Obituary for Sergej Zilitinkevich

Professor Sergej S. Zilitinkevich, our long-standing convener of the Boundary Layer Session at EMS, passed away on Monday, February 15, 2021.

We will remember him for his deep knowledge of boundary layer meteorology, the energy and passion he displayed in all aspects of his work and last not least his unique personality. He was always developing new ideas even in his 80s. Indeed, for over 50 year Sergej carried out pioneering work in the physics of atmospheric turbulence and planetary boundary layers. This advanced knowledge of the Earth system and supported the development of weather and air quality predictions and climate modelling. His entire life has been devoted to science.

Sergej Sergeevich Zilitinkevich was born on 13 April 1936 in Leningrad. In 1962, he defended his dissertation for the Candidate of Sciences (equivalent to PhD) in physics and mathematics and was already leading the Air Pollution Laboratory of the Voeikov Main Geophysical Observatory in Leningrad by 1964. Two years later, he founded the Leningrad Branch (on turbulence, boundary layers and air-sea interaction) of the Moscow Institute of Oceanology, USSR Academy of Sciences. In 1968, he defended his dissertation for Doctor of Sciences in physics and mathematics. This was followed by him being  awarded the academic title of Professor of Geophysics by the Presidium of the USSR Academy of Sciences in 1972. During these years, while working in the USSR, Sergej published over 100 scientific peer-reviewed articles and 6 books on planetary boundary layers, air-sea interaction, environmental turbulence, general circulation of planetary atmospheres, theory of climate, and physical aspects of aquatic ecosystem modelling.

From 1990 onwards, his scientific career continued in other European countries. First in Denmark, as a Visiting Professor at the Wind Energy Department, Risø National Laboratory. Then, during 1991-1997, in Germany as a Visiting Professor at the Max-Planck Institute for Meteorology at Hamburg University, the Alfred Wegener Institute for Polar and Marine Research, and the Institute of Hydrophysics  (now Institute for Coastal Research) in Geesthacht. In 1998-2003, he became the Professor and Head of the Department of Meteorology at Uppsala University in Sweden.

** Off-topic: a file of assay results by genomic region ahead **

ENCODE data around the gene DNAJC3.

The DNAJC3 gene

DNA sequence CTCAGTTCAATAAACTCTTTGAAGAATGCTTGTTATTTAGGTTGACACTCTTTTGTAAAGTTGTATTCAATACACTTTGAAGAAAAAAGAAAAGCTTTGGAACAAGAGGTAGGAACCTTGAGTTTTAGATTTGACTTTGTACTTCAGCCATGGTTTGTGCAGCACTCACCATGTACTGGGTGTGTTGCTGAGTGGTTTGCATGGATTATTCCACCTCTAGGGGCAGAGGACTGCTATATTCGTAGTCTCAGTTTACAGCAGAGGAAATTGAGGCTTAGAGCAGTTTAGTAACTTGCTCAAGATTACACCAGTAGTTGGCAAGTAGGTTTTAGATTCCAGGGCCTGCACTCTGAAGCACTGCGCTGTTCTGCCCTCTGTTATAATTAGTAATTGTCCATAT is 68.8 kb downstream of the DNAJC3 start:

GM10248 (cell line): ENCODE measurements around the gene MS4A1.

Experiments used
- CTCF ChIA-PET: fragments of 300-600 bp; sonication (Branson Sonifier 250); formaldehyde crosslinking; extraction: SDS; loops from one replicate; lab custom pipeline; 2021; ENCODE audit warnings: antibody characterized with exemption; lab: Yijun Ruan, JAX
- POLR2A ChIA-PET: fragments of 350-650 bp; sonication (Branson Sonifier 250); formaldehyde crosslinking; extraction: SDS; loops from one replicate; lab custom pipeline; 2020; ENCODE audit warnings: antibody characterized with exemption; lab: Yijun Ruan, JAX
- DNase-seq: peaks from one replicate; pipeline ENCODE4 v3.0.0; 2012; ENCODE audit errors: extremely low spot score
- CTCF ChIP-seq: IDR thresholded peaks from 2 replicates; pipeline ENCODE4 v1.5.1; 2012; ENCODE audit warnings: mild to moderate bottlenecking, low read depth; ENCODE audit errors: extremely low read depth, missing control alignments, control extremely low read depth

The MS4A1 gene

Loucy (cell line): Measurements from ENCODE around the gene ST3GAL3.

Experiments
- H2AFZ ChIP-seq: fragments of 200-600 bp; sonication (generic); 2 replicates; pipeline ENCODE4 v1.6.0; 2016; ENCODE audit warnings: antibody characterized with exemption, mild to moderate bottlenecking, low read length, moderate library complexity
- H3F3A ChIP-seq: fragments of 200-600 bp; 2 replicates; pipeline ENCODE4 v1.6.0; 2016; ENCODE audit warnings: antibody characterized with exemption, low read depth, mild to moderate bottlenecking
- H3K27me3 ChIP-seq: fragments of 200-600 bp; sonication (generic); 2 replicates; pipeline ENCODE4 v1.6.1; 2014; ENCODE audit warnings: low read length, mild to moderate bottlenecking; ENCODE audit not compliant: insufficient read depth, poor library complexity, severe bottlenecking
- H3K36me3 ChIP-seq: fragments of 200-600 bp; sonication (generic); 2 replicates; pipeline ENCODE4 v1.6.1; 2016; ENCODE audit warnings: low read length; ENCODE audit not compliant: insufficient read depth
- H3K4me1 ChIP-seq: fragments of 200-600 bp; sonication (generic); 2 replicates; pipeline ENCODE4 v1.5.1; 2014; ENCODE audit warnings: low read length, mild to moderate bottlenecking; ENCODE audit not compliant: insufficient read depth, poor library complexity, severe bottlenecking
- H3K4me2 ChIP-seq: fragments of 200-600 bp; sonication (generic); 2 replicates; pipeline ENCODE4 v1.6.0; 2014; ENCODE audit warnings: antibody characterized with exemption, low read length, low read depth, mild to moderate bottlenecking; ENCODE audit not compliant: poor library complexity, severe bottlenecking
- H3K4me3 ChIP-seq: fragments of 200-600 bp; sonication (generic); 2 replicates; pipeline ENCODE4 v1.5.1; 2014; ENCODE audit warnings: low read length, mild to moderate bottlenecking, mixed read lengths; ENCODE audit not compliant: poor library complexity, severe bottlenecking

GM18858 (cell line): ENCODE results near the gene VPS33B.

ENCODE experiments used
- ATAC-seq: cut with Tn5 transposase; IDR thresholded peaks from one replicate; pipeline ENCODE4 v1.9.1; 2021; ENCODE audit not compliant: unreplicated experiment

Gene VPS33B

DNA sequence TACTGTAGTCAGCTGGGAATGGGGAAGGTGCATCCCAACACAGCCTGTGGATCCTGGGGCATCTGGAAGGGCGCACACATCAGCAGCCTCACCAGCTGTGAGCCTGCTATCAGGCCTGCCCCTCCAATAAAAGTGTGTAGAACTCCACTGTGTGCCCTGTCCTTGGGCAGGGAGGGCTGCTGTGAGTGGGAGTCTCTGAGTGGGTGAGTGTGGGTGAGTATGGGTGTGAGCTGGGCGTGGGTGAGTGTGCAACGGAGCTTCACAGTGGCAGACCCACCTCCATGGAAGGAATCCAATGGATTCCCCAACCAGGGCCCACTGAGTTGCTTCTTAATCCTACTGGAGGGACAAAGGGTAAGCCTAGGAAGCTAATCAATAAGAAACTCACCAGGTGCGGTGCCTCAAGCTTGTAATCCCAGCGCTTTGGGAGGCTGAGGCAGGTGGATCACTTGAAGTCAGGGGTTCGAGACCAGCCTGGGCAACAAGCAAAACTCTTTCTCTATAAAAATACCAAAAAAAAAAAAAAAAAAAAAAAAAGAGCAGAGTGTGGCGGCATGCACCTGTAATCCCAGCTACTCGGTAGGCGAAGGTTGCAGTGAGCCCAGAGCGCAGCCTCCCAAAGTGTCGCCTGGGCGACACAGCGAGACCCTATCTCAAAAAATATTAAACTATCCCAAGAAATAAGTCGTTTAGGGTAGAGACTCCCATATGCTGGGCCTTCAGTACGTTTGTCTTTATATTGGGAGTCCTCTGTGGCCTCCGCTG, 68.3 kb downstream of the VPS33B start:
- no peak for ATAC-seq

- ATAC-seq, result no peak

In 2004, he moved to Finland with an EU-funded EU-Marie Curie Chair of Boundary-Layer Physics at the University of Helsinki, and then in 2008 he became a Research Professor at the Finnish Meteorological Institute with a European Research Council Advanced Research Grant to work on his new ideas for revisiting boundary layer theories to account for non-local effects and potential energy. Later he continued as Research Director at the Institute for Atmospheric and Earth System Research of the University of Helsinki. He was a founding member of the multi-year international Pan-Eurasian Experiment (PEEX) Programme, which unites scientists from Europe, Russia and China in pursuit of solutions to Grand Challenges, including climate change and environmental pollution.

Sergej will be remembered as a positive person, always looking forward, eager to find new discoveries out of complicated equations. This has to be put in perspective of his sometimes harsh early life: enduring the siege and hunger in Leningrad (1941-44), life in a labour camp following a fabricated conviction, or restrictions on scientific cooperation. He however never gave up and found new research topics for activating his brain and motivating young colleagues.

At EMS Annual Meetings, many of us have enjoyed Sergej’s keynote lectures, where we witnessed his excitement at developing new ideas and his passion for trying to find coherence in geophysical turbulence.

Sergej is an Honorary Member of the European Geophysical Union, a member of the International Eurasian Academy of Sciences, of the Academia Europaea, of the Finnish Academy of Science and Letters, and a fellow of the Royal Meteorological Society. He was awarded the Vilhelm Bjerknes Medal of the European Geophysical Society (in 2000), the Alfred Wegener Medal of the European Geophysical Union (in 2015), and the most prestigious award in hydrometeorology, the International Meteorological Organization Prize (in 2019) for outstanding contributions to meteorology, climatology and research in related fields.

Sylvain Joffre, Chair of the EMS Committee on Meetings
Heinke Schlünzen, EMS Treasurer

Sergej Zilitinkevich 2015, awarded the Alfred Wegener Medal (Credit: Foto Pfluegl/EGU)
Sergej Zilitinkevich 2015, awarded the Alfred Wegener Medal (Credit: Foto Pfluegl/EGU)


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